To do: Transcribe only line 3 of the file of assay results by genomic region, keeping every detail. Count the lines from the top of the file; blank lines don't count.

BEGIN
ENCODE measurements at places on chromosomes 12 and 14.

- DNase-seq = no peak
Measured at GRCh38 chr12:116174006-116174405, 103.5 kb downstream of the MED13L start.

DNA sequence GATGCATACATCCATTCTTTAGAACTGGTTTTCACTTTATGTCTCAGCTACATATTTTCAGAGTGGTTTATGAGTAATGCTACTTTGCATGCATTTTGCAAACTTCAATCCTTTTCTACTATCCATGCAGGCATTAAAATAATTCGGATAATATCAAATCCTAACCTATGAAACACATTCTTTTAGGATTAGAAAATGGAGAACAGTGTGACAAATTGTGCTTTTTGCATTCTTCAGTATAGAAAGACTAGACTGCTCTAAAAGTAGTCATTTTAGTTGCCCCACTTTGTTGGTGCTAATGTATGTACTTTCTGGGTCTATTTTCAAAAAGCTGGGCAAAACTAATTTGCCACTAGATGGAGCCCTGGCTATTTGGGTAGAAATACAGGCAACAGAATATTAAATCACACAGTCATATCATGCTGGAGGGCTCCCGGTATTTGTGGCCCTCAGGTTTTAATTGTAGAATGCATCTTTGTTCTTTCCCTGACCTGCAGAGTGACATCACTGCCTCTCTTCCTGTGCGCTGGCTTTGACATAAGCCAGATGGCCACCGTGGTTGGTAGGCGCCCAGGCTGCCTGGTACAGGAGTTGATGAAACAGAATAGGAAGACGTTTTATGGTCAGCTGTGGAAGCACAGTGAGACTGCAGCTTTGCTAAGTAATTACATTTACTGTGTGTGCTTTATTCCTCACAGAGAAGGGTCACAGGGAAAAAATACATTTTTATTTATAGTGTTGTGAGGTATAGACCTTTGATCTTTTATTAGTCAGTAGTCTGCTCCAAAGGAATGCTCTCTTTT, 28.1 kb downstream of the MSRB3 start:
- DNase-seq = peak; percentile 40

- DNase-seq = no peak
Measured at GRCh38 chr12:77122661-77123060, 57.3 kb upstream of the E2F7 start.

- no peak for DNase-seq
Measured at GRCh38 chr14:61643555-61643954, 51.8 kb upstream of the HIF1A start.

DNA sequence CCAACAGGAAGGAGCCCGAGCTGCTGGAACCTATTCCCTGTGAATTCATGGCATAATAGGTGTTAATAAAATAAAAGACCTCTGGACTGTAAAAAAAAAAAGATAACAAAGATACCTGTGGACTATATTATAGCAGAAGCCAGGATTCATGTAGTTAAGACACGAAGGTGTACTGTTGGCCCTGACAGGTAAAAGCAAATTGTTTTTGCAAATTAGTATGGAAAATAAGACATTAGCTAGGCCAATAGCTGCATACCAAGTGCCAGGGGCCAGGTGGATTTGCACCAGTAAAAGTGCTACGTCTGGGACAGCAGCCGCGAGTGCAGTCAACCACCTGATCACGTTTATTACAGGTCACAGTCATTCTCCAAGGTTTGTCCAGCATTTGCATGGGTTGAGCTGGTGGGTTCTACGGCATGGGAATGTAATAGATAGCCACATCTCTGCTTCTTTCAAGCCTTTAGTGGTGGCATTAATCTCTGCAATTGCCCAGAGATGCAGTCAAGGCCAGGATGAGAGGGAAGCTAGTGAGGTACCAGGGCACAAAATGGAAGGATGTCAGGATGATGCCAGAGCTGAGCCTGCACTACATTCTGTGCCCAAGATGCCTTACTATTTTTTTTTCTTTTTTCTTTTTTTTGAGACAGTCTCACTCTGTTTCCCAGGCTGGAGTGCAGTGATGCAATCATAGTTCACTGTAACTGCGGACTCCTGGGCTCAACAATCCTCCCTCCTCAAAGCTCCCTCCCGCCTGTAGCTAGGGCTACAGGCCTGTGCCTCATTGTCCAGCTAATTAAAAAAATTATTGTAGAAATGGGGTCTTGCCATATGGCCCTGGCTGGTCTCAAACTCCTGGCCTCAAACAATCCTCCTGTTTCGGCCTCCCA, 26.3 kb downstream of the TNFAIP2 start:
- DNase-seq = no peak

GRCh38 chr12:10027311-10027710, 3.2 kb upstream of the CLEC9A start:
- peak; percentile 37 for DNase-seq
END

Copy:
Measured at GRCh38 chr12:116174006-116174405, 103.5 kb downstream of the MED13L start.